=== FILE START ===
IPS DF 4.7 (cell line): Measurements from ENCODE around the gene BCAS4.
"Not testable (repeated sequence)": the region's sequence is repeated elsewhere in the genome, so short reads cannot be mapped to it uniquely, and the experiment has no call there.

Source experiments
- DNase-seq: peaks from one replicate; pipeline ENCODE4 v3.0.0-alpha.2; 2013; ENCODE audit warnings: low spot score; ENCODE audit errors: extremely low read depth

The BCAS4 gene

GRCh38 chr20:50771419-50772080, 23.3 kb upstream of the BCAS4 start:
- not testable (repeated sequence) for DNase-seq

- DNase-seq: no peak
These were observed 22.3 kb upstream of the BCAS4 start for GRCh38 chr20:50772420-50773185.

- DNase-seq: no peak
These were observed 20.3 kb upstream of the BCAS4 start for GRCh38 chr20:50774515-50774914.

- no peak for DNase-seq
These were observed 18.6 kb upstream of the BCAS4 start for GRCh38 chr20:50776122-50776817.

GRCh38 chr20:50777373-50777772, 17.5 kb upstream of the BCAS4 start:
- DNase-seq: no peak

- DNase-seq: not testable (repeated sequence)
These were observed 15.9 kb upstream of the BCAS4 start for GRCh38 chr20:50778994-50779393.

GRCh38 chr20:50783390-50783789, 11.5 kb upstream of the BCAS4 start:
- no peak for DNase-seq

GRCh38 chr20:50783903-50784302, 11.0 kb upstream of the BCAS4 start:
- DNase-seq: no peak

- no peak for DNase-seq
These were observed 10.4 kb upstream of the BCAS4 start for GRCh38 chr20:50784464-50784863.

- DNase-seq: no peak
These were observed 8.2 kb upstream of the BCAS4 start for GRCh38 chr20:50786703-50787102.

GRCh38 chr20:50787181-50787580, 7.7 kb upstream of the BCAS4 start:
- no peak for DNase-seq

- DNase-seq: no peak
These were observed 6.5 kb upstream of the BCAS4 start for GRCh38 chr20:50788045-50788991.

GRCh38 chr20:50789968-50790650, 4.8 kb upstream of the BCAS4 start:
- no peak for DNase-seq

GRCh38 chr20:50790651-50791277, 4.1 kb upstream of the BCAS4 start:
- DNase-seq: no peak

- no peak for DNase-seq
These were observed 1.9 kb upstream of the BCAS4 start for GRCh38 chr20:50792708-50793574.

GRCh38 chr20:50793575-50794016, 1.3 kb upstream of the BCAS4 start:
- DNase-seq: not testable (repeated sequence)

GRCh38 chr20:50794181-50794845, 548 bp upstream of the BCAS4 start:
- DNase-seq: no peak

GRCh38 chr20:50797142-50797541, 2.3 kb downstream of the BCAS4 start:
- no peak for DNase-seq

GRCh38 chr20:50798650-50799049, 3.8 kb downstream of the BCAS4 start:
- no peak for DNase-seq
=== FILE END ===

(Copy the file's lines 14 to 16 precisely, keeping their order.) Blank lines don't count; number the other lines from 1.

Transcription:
GRCh38 chr20:50777373-50777772, 17.5 kb upstream of the BCAS4 start:
- DNase-seq: no peak

- DNase-seq: not testable (repeated sequence)